by Senator Larry Craig
Our federal government has got to do better, faster, in improving our border security and meeting the growing problem of illegal immigration. That is why Congress is beefing up the border patrol and buying high-tech verification systems for the Department of Homeland Security. That is why the House of Representatives attached national drivers’ license standards and asylum changes to the Iraq Supplemental Appropriations bill.
That is why I’ve worked on an amendment to that bill to increase border security, hire more investigators and enforcement agents, and boost resources for detention. That is why I’m cosponsoring a bill to help states deal with undocumented criminal aliens.
And that is why I’ve worked to bring the AgJOBS bill — the Agricultural Job Opportunities, Benefits, and Security Act — to the Senate floor.
An enforcement-only policy doesn’t work. Why?
The United States has 7,458 miles of land borders and 88,600 miles of tidal shoreline. We can secure those frontiers well, but not perfectly. As we have stepped up border enforcement, we have locked undocumented immigrants in this country at least as effectively as we have locked any out.
With an estimated 10 million undocumented persons in the United States, to find them and flush them out of homes, schools, churches, and work places would mean an intrusion on the civil liberties of Americans that they will not tolerate. We fought our revolution, in part, over troops at our doors and in our homes.
History has shown us what does work: A coupling of more secure borders, better internal enforcement, and a guest worker program that faces up to economic reality.
The only experience our country has had with a legal farm guest worker program — used widely in the 1950s but repealed in the 1960s — taught us valuable lessons. While it was criticized on other grounds, that program dramatically reduced illegal immigration from high levels to almost nothing, while meeting labor market needs.
AgJOBS is a groundbreaking, necessary part of this balanced, realistic approach. American agriculture has boldly stepped forward and admitted the problem. AgJOBS is a critical part of the solution.
Agriculture is the sector of the economy for which the problem is the worst. Fifty to 75 percent of farm workers are undocumented. As internal enforcement has stepped up, family farms are going out of business because they cannot find legal workers.
Whatever the case is in other industries, in agriculture, we really are talking about jobs that Americans can’t or won’t take. This physically demanding labor is seasonal and migrant in nature. Few Americans can or will leave home and family behind, to travel from state to state, crop to crop, for only part of the year, living in temporary structures. The planting, growing, and harvesting seasons occur at different times in different states — usually when students are not available.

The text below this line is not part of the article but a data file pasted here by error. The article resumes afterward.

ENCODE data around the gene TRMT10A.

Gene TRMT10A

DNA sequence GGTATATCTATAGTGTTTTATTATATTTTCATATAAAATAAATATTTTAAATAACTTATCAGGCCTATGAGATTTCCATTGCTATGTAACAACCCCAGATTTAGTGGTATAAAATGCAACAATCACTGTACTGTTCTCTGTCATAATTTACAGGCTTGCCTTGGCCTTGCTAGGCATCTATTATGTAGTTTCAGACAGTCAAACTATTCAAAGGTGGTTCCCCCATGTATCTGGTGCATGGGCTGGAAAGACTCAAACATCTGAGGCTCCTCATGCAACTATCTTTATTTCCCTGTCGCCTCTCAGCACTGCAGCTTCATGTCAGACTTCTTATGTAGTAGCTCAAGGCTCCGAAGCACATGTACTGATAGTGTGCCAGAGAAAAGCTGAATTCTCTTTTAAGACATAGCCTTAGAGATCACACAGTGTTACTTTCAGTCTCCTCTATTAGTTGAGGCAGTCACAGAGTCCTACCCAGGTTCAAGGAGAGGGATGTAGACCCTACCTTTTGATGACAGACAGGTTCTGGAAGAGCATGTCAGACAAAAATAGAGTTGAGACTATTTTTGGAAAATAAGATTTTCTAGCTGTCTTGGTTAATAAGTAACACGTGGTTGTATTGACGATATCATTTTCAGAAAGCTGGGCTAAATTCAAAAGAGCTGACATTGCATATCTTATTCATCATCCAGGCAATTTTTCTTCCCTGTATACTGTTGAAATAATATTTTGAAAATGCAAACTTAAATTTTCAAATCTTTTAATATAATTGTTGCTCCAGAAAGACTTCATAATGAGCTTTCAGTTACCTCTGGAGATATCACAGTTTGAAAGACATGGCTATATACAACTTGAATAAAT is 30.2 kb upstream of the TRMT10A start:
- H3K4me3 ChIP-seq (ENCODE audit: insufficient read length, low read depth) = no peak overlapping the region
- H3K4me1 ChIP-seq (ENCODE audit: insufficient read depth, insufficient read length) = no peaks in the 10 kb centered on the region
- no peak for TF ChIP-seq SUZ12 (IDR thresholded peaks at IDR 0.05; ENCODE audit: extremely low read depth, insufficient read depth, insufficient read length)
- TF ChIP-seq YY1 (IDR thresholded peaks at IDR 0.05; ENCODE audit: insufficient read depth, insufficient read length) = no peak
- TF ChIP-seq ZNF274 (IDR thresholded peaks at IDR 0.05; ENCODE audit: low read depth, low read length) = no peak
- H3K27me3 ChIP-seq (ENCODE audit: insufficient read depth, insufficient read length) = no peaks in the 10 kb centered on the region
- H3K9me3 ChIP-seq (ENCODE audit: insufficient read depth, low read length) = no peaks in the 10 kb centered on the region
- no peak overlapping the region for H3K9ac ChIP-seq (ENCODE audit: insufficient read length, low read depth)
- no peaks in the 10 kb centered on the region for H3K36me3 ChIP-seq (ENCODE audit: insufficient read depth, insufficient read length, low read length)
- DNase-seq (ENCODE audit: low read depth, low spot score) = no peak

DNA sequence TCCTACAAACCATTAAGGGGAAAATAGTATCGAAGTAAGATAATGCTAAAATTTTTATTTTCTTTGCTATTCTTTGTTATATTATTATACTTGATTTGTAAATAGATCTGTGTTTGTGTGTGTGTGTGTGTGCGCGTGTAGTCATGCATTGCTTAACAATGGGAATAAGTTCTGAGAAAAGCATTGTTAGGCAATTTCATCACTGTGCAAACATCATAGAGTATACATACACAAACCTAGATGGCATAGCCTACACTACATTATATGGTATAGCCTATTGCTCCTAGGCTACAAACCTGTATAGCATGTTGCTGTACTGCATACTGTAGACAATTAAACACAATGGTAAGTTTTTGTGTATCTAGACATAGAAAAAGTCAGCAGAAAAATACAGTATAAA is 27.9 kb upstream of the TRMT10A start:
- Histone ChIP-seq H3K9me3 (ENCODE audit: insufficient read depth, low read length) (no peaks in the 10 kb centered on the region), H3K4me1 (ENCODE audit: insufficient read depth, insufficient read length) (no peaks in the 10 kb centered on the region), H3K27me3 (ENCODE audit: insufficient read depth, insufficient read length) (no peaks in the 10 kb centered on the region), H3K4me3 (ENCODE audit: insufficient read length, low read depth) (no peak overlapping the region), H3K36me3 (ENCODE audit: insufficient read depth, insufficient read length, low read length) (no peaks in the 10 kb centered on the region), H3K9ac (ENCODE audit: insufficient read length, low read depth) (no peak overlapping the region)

To the extent wages are an issue, AgJOBS is part of the solution. Legal workers can demand a living wage and assert legal rights that undocumented workers — smuggled into the country and kept “underground” — cannot.
For the long term, AgJOBS reforms the profoundly broken H-2A program that is supposed to provide legal, farm guest workers. It is now so bureaucratic and burdensome, it admits only about 40,000 workers a year — 2 to 3 percent of farm workers.
As a bridge to stabilize the work force while H-2A reforms are being implemented, AgJOBS includes a one-time-only earned adjustment program, to let about 500,000 trusted farm workers, with a proven, substantial work history here, continue working here, legally. The permanent H-2A reforms would make future farm worker adjustments unnecessary.
AgJOBS is not amnesty or a reward for illegal behavior. Requiring several years of demanding, physical labor in the fields is an opportunity to rehabilitate to legal status — to earn the adjustment to legal status. In addition, adjusting AgJOBS workers would have to meet a higher standard of good behavior than other, legal immigrants, in the future. AgJOBS workers, both adjusting and H-2A, would be free to leave the country at the end of the work season and not be “locked in” the country, between jobs.
Finally, with background checks, AgJOBS would let American families know who is putting the food on our tables — yet another boost for homeland security.